This was the title of a book by Lee Eisenberg which had many interesting anecdotes, but let me down a bit, as I was expecting a deeper dive as to how the number was arrived at.
What is ‘the number’? Well, it’s the amount of money you need to never have to work again. And it’s calculated by multiplying the annual needed amount by 25. This equates to a withdrawal rate of 4%.
Let’s say that you make $60,000/ year, are 62 and retiring now. From ssa.gov you can calculate your monthly benefit as $1434. Now, let’s assume that some of your earnings went to savings and expenses that have ended upon retirement (such as mortgage payments, etc). You might only need 80% of your preretirement income to live on, or $48,000. As social security will provide $17,000 of that, ‘only’ $31,000 will need to come from savings/401(k), etc.
It will take a nest egg of $775,000 to provide the needed $31,000/yr of income.
While this may look ominous, consider this; A quick spreadsheet shows that someone earning $60,000/yr, and saving 10% each year, while earning a rate of return of only 8%, will amass a balance of $825K. This assumes working from age 20 to age 62, and a rate of return well below the 10%+ that the market averaged during that time. At 10%, you’d have better than $1.4 million dollars. Choose an employer who will match your 401(k) by 5% and you are over $2.1 million.*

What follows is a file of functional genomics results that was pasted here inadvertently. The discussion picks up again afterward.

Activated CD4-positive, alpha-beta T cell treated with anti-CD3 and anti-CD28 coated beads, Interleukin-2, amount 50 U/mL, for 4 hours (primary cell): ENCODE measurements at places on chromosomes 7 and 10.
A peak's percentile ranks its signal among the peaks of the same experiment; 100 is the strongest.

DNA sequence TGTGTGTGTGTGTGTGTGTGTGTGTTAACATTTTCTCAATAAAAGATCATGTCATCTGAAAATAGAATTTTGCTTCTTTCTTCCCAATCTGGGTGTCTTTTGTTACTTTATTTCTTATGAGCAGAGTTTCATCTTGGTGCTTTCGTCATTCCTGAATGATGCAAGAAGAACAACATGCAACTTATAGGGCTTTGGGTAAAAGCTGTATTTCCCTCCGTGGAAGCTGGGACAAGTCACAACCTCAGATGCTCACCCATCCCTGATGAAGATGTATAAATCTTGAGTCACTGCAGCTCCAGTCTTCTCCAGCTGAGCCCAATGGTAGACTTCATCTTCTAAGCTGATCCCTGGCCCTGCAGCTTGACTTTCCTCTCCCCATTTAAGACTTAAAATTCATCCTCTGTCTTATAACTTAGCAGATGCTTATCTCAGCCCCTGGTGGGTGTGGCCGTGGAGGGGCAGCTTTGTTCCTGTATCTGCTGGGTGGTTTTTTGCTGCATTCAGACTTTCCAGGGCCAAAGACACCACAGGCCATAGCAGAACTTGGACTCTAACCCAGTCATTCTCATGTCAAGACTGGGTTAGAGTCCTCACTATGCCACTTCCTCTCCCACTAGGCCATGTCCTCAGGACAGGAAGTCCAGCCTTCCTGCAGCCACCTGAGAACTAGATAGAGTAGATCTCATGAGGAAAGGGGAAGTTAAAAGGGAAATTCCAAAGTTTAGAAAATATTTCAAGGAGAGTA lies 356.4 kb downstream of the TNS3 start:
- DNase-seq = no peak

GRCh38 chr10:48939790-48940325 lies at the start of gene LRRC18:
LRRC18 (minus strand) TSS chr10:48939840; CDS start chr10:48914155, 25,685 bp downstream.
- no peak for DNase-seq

Note: this example assumes the 62 year old is retiring now at a final salary of $60K. He started at age 20 earning $17,338. Thank you for the letters point out this ambiguity. For the calculations used, please see the spreadsheet page where you can change the assumptions to reflect your situation.